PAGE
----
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There are a lot of decisions to be made, especially since you can only have three usable skills and weapons equipped at any one time, but the skill menu is clear and concise and each ability is thoroughly detailed, so you know what you’re buying into. I spent a lot of time deliberating over whether to upgrade my concussive shot or my trip mine, but I never felt overwhelmed, and thankfully leveled up fairly quickly at the start, so the unlocks felt abundant. Swapping between different usable skills can significantly affect how you approach combat, too, so, for me, it felt worthwhile to unlock a few different abilities to test them out. The concussive shot let me fire off one accurate blast toward a pesky enemy while my shield regenerated, while the trip mine was good for instances where I thought I might be flanked.

There are a lot of decisions to be made.

Progression for your squad mates is simpler, with five skill-based options each. It’s enough to feel like you can develop a well-rounded team in combat, but not so much customization that you’ll spend all of your time stuck in menus.

Dialogue Choices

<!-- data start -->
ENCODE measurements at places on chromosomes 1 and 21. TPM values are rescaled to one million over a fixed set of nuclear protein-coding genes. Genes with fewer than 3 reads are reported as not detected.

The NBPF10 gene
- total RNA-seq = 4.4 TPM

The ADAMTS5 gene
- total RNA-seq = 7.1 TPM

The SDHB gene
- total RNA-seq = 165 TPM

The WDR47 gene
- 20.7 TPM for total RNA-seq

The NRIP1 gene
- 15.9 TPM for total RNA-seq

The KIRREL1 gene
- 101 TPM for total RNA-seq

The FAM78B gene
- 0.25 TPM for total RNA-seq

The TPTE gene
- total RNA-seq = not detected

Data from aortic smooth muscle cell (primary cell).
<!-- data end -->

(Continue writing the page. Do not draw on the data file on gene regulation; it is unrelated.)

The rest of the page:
One of the most interesting changes, to me, is the evolution of Mass Effect’s pillar Paragon and Renegade system. In Andromeda, instead of a black and white ‘good’ or ‘bad’ dialogue choice, you’re presented with options that are labelled as logical or emotional, that dictate the actual ‘tone’ of what you say, and which aspect of your character’s personality it came from. It presents more shades of grey in dialogue, and, even in the three hours I had with the game, made my choices feel more calculated and impactful – like they really belonged to me.

Andromeda keeps track of these narrative statistics, too, contributing to and shaping your character’s overall ‘personality’, rather than just whether you were a jerk ten times or not. It’s a creative evolution of a core mechanic, and I’m interested to see how differently my version of Ryder turns out to those of my friends, if at all.